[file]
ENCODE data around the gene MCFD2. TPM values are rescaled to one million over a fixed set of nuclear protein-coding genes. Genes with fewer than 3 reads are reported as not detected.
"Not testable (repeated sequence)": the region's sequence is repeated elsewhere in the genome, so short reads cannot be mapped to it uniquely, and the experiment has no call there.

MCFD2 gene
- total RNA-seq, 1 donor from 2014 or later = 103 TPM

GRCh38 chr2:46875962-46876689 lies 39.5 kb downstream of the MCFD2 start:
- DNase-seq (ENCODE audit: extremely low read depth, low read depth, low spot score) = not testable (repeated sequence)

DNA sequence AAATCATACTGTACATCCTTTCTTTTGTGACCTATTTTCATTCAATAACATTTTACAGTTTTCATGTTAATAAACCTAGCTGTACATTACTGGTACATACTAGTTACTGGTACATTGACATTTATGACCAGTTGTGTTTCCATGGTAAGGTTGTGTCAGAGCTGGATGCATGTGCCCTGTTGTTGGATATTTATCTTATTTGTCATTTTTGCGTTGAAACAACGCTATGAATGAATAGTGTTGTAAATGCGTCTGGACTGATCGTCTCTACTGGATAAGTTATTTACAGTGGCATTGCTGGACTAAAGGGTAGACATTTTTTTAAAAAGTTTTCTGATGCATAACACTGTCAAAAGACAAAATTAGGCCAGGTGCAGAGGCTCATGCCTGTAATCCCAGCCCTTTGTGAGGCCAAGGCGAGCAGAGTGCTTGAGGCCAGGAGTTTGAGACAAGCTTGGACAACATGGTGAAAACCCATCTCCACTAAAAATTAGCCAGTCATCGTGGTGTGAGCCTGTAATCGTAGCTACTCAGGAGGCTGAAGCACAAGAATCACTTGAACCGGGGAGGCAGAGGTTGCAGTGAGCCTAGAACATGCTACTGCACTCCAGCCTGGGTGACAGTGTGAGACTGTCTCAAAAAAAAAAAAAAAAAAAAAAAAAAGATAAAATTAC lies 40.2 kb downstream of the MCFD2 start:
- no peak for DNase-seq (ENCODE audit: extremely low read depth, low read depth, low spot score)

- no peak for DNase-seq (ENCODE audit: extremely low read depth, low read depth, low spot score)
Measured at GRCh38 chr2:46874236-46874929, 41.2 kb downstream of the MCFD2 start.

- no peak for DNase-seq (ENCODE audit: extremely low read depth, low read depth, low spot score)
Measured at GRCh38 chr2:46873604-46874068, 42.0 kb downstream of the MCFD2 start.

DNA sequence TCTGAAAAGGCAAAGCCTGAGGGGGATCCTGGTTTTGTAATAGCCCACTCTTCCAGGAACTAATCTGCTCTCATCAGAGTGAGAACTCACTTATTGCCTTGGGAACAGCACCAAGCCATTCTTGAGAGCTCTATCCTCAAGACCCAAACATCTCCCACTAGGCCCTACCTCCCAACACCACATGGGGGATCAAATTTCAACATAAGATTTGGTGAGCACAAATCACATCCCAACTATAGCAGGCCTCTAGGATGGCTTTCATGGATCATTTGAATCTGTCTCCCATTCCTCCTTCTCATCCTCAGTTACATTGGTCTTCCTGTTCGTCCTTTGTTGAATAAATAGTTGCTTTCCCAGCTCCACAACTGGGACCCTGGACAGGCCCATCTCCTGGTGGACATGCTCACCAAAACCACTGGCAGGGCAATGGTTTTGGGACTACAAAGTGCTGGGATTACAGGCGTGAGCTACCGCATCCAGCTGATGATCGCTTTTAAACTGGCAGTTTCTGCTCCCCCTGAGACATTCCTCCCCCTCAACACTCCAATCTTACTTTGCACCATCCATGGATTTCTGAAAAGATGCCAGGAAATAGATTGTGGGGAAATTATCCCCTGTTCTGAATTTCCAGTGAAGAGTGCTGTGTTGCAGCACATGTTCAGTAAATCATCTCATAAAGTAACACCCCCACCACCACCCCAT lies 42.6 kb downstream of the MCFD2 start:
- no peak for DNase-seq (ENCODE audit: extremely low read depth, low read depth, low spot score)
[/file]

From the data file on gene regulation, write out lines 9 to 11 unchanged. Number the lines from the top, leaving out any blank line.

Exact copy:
- no peak for DNase-seq (ENCODE audit: extremely low read depth, low read depth, low spot score)
Measured at GRCh38 chr2:46874236-46874929, 41.2 kb downstream of the MCFD2 start.

- no peak for DNase-seq (ENCODE audit: extremely low read depth, low read depth, low spot score)